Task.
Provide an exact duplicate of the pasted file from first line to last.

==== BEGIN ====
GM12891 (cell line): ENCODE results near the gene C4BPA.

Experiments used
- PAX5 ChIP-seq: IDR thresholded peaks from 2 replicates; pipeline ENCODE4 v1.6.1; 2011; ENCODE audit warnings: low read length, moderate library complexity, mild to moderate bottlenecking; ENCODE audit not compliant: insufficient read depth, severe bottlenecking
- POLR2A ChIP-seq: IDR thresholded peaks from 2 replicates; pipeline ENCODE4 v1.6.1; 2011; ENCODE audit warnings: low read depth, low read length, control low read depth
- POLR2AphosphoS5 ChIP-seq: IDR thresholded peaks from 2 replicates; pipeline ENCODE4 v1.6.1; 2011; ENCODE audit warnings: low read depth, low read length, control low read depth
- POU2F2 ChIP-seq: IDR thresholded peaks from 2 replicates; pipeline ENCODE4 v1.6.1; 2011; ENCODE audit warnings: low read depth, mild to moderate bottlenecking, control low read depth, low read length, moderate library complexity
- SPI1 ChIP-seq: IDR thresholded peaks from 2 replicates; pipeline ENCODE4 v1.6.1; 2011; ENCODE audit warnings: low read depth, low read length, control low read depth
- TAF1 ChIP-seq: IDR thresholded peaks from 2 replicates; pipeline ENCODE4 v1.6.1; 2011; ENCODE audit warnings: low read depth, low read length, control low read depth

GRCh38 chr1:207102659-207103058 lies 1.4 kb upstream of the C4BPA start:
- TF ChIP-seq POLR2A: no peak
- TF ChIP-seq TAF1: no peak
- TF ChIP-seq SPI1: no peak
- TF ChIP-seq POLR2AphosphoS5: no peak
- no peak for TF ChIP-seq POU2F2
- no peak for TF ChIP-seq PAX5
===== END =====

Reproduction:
GM12891 (cell line): ENCODE results near the gene C4BPA.

Experiments used
- PAX5 ChIP-seq: IDR thresholded peaks from 2 replicates; pipeline ENCODE4 v1.6.1; 2011; ENCODE audit warnings: low read length, moderate library complexity, mild to moderate bottlenecking; ENCODE audit not compliant: insufficient read depth, severe bottlenecking
- POLR2A ChIP-seq: IDR thresholded peaks from 2 replicates; pipeline ENCODE4 v1.6.1; 2011; ENCODE audit warnings: low read depth, low read length, control low read depth
- POLR2AphosphoS5 ChIP-seq: IDR thresholded peaks from 2 replicates; pipeline ENCODE4 v1.6.1; 2011; ENCODE audit warnings: low read depth, low read length, control low read depth
- POU2F2 ChIP-seq: IDR thresholded peaks from 2 replicates; pipeline ENCODE4 v1.6.1; 2011; ENCODE audit warnings: low read depth, mild to moderate bottlenecking, control low read depth, low read length, moderate library complexity
- SPI1 ChIP-seq: IDR thresholded peaks from 2 replicates; pipeline ENCODE4 v1.6.1; 2011; ENCODE audit warnings: low read depth, low read length, control low read depth
- TAF1 ChIP-seq: IDR thresholded peaks from 2 replicates; pipeline ENCODE4 v1.6.1; 2011; ENCODE audit warnings: low read depth, low read length, control low read depth

GRCh38 chr1:207102659-207103058 lies 1.4 kb upstream of the C4BPA start:
- TF ChIP-seq POLR2A: no peak
- TF ChIP-seq TAF1: no peak
- TF ChIP-seq SPI1: no peak
- TF ChIP-seq POLR2AphosphoS5: no peak
- no peak for TF ChIP-seq POU2F2
- no peak for TF ChIP-seq PAX5